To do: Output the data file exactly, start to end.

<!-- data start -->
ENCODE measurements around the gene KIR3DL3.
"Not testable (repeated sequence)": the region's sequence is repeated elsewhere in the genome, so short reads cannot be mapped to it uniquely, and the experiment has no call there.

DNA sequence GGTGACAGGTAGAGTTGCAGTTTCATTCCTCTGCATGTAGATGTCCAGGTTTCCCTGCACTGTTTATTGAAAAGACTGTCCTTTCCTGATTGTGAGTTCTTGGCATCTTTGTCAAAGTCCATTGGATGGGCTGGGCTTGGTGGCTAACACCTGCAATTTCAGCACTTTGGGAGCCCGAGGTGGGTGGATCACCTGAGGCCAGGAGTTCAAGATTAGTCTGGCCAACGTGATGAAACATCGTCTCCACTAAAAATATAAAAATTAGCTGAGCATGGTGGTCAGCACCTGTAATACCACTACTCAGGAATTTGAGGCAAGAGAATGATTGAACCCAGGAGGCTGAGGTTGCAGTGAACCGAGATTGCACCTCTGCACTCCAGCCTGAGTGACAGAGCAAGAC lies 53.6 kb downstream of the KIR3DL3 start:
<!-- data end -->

ENCODE measurements around the gene KIR3DL3.
"Not testable (repeated sequence)": the region's sequence is repeated elsewhere in the genome, so short reads cannot be mapped to it uniquely, and the experiment has no call there.

DNA sequence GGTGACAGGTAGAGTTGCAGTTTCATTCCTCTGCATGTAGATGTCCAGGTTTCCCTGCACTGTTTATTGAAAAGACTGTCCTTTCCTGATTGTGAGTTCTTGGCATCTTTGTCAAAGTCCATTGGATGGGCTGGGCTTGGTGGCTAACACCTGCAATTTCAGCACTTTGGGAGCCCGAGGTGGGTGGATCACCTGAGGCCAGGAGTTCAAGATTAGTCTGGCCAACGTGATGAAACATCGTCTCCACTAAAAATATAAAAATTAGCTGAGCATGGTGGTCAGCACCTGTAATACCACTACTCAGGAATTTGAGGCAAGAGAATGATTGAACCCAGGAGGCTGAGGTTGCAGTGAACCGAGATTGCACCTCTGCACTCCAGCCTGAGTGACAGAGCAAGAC lies 53.6 kb downstream of the KIR3DL3 start: